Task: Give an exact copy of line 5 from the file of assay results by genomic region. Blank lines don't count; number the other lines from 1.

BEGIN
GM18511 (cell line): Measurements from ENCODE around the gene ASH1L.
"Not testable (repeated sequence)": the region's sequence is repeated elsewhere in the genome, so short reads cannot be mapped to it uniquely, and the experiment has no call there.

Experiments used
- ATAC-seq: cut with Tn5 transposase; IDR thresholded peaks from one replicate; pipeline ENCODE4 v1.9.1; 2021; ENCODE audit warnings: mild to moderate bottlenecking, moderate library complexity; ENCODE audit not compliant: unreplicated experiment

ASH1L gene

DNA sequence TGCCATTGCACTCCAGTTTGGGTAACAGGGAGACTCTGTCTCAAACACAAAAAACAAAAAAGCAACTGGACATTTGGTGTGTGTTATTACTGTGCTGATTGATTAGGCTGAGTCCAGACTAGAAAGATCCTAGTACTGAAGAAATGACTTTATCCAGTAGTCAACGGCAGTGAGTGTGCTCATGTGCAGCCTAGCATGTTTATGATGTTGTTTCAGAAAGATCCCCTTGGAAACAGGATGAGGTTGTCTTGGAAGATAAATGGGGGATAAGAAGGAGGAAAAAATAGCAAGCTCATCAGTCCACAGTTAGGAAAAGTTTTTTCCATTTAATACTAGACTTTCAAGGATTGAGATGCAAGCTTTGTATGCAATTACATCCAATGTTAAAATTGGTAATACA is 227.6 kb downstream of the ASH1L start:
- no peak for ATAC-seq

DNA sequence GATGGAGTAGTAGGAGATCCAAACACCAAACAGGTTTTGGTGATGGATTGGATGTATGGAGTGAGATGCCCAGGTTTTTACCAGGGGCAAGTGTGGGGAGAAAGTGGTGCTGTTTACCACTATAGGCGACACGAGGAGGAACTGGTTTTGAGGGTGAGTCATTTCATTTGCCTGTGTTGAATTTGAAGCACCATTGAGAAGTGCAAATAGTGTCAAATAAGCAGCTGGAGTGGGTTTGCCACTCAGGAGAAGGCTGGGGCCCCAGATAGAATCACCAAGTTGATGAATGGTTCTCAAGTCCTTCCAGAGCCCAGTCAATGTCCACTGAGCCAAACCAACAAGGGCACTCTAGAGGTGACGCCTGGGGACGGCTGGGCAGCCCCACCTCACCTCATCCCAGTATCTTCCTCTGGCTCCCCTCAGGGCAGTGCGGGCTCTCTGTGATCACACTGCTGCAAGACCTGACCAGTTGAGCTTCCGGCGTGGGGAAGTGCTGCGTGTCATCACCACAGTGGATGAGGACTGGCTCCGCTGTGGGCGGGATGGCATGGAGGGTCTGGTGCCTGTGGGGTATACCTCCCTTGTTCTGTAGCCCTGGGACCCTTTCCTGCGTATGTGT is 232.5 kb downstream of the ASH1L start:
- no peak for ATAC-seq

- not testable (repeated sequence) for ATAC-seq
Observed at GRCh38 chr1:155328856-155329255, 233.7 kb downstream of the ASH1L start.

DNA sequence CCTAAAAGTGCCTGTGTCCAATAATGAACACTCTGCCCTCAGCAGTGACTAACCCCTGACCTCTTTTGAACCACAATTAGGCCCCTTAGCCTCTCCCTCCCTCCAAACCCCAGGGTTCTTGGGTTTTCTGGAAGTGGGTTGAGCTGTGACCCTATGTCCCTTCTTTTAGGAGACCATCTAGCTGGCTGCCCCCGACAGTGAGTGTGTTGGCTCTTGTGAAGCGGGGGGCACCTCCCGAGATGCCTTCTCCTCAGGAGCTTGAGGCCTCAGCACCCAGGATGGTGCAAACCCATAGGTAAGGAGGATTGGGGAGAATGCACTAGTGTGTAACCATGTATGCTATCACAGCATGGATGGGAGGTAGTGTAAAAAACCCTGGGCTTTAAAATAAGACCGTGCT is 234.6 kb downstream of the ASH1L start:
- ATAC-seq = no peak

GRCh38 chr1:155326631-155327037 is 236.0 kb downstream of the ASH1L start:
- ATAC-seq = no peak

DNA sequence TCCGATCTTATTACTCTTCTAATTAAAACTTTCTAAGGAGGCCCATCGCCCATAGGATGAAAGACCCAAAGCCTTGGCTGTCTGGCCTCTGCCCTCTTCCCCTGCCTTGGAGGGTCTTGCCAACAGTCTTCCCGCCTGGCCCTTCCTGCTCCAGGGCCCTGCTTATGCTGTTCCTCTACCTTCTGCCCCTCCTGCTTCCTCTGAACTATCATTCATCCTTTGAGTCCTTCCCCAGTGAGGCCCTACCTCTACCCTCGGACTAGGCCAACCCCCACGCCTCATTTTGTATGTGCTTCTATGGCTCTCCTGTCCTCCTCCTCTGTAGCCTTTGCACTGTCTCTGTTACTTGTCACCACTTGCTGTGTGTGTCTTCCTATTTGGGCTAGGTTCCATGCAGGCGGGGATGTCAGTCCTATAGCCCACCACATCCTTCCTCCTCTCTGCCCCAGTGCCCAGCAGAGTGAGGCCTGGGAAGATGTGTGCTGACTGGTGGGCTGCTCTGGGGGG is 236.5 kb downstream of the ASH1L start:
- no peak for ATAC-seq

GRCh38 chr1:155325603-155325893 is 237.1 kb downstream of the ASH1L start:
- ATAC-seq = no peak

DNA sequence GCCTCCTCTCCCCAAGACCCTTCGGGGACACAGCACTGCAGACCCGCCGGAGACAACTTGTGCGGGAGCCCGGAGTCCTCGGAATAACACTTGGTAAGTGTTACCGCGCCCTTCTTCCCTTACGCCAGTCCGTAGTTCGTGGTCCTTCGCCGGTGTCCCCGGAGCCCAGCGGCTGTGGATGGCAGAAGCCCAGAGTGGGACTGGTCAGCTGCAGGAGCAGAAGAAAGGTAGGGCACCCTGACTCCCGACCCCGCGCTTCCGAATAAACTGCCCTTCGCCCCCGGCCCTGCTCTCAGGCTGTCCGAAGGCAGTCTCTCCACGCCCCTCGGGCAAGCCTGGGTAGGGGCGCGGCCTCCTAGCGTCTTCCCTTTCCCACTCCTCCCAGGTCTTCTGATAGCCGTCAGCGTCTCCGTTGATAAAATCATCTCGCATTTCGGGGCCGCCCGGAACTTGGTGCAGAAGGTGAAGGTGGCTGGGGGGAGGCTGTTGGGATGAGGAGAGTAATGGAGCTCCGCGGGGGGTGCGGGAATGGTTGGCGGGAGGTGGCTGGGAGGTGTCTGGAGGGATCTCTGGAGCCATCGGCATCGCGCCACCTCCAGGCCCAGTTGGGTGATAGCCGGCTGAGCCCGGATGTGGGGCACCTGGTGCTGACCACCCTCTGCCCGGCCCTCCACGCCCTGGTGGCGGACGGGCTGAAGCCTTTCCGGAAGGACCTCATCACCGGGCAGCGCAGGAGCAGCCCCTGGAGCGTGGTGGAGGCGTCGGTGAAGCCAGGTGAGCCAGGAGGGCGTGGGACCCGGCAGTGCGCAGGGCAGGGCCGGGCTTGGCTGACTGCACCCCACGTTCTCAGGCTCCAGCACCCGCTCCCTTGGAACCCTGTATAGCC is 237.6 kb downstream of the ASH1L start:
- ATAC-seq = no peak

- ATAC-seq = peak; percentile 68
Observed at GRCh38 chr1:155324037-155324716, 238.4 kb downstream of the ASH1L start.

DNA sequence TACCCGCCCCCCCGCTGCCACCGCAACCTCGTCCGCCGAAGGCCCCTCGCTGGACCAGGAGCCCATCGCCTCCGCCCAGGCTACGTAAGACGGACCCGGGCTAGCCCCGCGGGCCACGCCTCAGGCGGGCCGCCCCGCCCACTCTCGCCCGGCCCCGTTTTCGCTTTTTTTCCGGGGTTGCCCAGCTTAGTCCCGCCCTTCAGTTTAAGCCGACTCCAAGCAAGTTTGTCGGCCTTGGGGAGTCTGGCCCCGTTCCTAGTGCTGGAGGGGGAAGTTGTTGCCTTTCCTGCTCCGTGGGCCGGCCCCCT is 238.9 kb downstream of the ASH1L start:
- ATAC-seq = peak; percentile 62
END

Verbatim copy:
ASH1L gene